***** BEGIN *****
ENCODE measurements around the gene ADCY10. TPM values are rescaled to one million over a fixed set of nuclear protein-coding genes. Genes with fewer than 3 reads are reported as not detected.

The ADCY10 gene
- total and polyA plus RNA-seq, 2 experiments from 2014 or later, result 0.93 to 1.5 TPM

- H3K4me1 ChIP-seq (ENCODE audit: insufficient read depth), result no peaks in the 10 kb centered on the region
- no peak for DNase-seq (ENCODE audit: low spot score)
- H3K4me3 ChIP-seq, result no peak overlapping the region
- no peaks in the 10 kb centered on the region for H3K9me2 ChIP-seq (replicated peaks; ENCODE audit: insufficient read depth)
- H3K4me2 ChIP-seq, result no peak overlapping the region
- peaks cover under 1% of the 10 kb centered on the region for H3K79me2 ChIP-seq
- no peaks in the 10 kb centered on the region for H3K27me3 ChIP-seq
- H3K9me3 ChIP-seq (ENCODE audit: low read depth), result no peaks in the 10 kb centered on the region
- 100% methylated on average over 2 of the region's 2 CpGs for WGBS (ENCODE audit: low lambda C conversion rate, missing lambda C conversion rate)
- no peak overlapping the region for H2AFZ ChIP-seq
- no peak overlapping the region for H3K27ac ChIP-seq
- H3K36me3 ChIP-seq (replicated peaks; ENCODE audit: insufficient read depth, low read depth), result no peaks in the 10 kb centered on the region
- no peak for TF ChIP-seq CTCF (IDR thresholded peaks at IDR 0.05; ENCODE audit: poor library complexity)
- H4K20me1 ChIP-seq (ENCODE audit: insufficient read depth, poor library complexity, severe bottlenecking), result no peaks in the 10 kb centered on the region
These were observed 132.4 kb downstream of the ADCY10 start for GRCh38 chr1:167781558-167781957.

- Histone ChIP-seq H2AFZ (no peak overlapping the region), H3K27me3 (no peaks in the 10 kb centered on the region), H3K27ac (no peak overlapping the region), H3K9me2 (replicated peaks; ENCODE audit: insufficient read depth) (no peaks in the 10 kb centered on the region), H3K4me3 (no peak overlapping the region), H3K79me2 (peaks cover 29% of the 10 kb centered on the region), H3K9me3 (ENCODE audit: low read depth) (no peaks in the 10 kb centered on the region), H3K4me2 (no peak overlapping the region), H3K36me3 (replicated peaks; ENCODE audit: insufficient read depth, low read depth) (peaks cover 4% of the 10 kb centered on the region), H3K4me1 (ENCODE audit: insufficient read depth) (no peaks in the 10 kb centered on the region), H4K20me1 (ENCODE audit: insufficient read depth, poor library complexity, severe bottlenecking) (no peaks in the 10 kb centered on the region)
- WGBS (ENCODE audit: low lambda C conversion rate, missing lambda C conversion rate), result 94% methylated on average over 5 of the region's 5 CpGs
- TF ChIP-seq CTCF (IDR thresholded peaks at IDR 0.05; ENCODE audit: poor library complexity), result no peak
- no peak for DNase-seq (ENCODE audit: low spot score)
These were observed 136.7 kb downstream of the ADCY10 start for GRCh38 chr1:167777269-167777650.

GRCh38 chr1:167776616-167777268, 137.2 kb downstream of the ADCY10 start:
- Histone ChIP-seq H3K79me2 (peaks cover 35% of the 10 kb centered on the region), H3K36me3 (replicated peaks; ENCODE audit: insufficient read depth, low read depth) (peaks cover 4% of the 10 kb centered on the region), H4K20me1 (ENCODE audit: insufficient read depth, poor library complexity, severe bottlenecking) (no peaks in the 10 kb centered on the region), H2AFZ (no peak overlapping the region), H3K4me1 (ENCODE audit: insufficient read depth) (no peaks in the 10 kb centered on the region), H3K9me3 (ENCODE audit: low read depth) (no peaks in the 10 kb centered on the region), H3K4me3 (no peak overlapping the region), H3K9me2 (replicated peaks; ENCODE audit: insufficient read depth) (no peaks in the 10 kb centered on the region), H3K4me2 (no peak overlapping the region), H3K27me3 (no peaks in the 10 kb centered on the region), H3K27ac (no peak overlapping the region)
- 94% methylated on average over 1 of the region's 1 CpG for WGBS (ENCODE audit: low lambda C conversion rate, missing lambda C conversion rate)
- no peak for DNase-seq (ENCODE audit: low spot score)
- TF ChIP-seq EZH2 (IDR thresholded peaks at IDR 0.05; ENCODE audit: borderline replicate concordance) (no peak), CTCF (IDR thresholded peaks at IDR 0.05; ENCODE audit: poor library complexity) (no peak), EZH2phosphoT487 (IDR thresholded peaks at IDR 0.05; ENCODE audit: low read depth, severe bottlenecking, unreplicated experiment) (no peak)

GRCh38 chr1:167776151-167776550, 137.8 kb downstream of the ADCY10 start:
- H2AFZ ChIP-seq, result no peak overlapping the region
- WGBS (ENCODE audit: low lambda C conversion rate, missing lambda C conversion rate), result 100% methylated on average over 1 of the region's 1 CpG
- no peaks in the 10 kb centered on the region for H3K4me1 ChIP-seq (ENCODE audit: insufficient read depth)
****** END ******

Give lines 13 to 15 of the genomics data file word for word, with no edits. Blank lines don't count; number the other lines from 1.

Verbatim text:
- no peak overlapping the region for H2AFZ ChIP-seq
- no peak overlapping the region for H3K27ac ChIP-seq
- H3K36me3 ChIP-seq (replicated peaks; ENCODE audit: insufficient read depth, low read depth), result no peaks in the 10 kb centered on the region